Cohen (1965, 1992) proposed and argued a theory regarding the relationship of power of the effect of the study and its sample size, which was well accepted and applied in academia research. Based on his theory, the sample size of a study influences the power of the study; a small sample size directly affects the outcome of the study and its generalizability. Button and his colleagues (2013) confirmed the theory that a study with low statistical power would generate more unreliable variation of a true effect and the power of the study was limited by the size of the sample. Among the projects examined, two issues were detected. First of all, among the projects submitted 2009-2013, 60% of them did not report the actual sample size, which was improved to only 10% among the projects submitted in 2016. Secondly, among the projects that did specify their sample size, almost half of them had a size of less than 50. DNP students had a very limited time and financial resources to conduct larger studies. Small sample size and low power will continue to be an issue of most DNP projects. However, the problem of small sample size does not limited to DNP projects; many translational researches and new clinical trials have the same issue. Bacchetti, Deeks, & McCune (2011) proposed a new perspective on the limitation of small sample size and argued about the flaws in the conventional requirement of Cohen’s theory of using 80% power for sample size calculation. With reasonable argument, the value of the DNP projects should not be negated by their smaller sample size. Broome, Riner & Allam (2013) recommended to DNP programs to use multiple sites and involve multiple students to increase sample size, which could also be an innovative way to explore and overcome the intrinsic issue of small sample size that most DNP projects face.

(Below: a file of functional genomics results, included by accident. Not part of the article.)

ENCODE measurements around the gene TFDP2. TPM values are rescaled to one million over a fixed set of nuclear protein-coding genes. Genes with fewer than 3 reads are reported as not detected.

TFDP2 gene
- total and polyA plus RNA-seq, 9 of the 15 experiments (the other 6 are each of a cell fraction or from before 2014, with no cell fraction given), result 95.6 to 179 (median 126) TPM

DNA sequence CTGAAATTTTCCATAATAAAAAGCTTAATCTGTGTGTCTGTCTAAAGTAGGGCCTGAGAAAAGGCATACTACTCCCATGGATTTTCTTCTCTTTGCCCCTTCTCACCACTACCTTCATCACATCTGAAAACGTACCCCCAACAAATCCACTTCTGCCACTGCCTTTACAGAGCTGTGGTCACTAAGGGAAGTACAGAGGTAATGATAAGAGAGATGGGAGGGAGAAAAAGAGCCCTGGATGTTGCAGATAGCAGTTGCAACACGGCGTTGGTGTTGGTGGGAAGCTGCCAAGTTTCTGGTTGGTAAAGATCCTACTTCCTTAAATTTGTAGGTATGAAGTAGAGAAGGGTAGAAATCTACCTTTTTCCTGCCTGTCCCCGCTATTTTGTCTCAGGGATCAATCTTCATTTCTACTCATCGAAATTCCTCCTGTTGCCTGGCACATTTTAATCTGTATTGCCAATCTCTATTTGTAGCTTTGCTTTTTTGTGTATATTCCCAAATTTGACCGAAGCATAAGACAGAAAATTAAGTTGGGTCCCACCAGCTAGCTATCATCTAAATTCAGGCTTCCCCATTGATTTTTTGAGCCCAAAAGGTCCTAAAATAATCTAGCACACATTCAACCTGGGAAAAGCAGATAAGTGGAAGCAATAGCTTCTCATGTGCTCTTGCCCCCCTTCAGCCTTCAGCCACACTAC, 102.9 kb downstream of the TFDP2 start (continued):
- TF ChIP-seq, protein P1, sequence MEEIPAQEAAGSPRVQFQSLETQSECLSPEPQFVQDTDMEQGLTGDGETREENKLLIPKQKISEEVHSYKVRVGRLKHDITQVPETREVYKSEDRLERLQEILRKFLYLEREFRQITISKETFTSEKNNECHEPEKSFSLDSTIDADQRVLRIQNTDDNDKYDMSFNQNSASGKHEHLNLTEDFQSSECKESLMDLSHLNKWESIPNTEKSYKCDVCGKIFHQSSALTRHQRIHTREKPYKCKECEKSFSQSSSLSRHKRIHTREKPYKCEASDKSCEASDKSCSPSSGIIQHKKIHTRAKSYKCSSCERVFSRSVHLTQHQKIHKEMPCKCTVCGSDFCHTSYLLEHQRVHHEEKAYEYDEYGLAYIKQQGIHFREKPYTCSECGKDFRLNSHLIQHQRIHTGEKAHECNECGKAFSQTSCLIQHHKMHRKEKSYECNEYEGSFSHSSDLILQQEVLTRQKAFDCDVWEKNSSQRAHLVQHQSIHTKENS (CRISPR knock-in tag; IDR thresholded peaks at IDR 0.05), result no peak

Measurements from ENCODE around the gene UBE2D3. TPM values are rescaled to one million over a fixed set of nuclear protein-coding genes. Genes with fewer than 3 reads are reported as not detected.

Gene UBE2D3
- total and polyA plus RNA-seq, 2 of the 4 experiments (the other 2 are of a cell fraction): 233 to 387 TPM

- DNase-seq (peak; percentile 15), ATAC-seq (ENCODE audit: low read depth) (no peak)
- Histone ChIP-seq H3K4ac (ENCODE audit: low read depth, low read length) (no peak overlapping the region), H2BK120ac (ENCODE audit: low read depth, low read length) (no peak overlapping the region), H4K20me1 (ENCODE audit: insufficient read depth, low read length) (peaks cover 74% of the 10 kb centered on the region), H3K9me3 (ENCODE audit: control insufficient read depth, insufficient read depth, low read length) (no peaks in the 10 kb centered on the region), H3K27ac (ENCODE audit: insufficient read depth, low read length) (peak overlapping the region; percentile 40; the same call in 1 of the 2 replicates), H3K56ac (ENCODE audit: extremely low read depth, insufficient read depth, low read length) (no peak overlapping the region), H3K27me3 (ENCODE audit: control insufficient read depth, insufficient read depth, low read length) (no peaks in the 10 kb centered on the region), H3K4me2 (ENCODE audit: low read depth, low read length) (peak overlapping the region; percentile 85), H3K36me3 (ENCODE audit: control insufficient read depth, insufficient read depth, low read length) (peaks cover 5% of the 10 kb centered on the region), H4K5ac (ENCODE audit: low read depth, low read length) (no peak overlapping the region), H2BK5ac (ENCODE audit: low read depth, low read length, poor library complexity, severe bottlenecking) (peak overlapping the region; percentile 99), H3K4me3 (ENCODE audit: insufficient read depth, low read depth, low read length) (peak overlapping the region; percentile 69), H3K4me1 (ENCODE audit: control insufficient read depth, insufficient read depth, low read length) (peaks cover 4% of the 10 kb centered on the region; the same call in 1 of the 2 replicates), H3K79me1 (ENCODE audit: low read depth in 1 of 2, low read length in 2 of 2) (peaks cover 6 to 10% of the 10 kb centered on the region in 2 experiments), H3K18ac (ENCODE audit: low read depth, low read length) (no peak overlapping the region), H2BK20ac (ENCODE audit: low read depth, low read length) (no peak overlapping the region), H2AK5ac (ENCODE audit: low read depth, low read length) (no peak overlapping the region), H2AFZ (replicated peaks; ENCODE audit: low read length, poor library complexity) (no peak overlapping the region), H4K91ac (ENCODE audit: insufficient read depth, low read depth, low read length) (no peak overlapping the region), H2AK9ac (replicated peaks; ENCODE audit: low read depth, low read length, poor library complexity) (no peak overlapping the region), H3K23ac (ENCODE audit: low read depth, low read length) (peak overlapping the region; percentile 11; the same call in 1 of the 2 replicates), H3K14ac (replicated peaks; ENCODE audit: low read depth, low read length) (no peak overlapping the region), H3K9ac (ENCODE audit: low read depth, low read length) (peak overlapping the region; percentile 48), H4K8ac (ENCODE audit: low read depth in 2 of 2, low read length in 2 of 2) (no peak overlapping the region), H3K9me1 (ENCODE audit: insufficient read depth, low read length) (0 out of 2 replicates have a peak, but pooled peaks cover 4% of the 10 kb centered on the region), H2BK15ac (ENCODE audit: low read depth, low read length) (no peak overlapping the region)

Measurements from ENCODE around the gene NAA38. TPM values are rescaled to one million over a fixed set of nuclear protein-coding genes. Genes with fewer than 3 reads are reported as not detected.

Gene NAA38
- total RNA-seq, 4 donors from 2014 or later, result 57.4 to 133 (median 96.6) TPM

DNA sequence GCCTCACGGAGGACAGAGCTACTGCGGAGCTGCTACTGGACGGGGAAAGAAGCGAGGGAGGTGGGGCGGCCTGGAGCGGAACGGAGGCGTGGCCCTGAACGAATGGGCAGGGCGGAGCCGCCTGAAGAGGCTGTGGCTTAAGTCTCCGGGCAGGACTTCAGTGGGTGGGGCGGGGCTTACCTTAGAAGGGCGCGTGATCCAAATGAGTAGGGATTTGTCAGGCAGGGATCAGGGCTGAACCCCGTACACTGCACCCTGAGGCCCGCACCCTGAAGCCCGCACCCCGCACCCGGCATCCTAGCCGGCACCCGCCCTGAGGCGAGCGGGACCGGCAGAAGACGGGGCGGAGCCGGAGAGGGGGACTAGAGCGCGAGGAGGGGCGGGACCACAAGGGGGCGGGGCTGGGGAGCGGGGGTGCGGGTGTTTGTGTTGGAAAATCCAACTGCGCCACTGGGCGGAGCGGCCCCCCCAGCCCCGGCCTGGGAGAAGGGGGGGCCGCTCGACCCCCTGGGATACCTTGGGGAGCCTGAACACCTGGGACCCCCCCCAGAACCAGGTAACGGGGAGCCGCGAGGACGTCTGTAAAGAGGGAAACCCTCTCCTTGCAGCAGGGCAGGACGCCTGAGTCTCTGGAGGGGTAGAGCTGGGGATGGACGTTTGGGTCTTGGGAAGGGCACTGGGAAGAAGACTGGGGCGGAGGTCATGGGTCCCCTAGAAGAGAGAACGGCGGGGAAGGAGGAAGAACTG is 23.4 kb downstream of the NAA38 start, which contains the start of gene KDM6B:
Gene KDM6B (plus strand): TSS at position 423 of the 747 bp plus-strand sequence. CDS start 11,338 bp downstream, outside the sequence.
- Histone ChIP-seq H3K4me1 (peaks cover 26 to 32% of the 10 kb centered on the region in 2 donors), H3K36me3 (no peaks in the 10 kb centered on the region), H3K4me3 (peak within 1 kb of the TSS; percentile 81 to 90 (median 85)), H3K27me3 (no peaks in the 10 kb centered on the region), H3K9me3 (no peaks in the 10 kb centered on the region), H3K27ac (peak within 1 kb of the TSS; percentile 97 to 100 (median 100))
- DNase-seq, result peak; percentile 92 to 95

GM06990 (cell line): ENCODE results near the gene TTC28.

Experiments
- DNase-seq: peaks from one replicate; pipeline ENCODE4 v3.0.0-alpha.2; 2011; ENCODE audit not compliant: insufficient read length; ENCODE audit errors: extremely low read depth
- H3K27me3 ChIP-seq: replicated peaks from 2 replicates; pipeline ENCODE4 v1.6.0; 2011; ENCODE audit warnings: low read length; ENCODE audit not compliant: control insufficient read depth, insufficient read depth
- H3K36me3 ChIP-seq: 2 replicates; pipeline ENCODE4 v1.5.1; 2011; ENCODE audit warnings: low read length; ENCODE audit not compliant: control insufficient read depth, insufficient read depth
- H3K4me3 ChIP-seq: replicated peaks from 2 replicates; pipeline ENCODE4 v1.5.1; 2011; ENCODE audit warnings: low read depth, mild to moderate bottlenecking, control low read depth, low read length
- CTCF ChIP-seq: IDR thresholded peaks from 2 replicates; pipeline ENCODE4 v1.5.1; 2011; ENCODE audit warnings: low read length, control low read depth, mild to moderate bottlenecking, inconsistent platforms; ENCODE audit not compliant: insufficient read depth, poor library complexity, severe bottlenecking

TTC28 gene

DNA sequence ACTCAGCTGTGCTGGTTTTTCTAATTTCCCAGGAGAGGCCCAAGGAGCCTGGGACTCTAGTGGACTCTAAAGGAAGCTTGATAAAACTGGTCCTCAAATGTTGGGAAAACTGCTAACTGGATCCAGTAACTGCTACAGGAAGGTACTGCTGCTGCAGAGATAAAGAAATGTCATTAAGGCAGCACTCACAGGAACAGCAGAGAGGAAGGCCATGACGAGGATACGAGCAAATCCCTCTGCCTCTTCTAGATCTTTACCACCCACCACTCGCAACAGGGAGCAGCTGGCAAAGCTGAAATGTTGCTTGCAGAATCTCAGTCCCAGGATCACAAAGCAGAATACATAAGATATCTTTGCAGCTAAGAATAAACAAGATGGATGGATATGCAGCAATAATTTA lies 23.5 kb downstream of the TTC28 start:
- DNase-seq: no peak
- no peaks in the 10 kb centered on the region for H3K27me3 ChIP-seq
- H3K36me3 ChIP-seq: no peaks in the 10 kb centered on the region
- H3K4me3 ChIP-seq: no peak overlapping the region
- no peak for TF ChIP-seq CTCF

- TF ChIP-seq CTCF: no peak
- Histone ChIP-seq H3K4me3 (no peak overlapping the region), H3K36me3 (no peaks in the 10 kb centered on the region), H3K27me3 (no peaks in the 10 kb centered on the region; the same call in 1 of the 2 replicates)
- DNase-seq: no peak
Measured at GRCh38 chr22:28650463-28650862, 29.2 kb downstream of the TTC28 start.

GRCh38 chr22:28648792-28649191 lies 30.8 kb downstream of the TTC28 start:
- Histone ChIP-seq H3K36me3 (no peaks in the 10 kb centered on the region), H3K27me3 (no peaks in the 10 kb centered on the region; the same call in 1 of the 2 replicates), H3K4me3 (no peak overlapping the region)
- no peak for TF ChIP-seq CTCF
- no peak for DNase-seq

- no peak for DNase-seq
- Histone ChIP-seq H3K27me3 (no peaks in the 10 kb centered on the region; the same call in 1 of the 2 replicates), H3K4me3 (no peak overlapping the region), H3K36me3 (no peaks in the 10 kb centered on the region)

Across two time frames, the subjects of DNP projects were comparable. Although relatively higher percentages of projects focused directly on patients, a similar amount of attention was paid to the other parts of the health care team, which included nurses and health care providers (medical doctors, nurse practitioners, and physician’s assistant). This diverse focus should be encouraged. At the same time, DNP students should also venture out to conduct projects on informatics interventions, which was lacking among the projects reviewed.

A panel of statistics experts suggested to use descriptive statistics to summarize DNP project results (Hayat et al., 2013), which was verified in the DNP projects explored in this study. Descriptive method was used most often in the 100 DNP projects examined. This study focused on the statistics methods used in DNP projects, which are the methods the DNP students not only need to understand how to interpret but also how to use proficiently. The final list of the top statistics methods provided here should not be considered as the only methods to be taught in a biostatistics course for DNP students. Instead, it gives the instructor some thoughts in terms of how to spend the time wisely with the students: give more hands on assignments for students to practice to fully master the methods included in the list, and give a broader review of other less frequently used methods.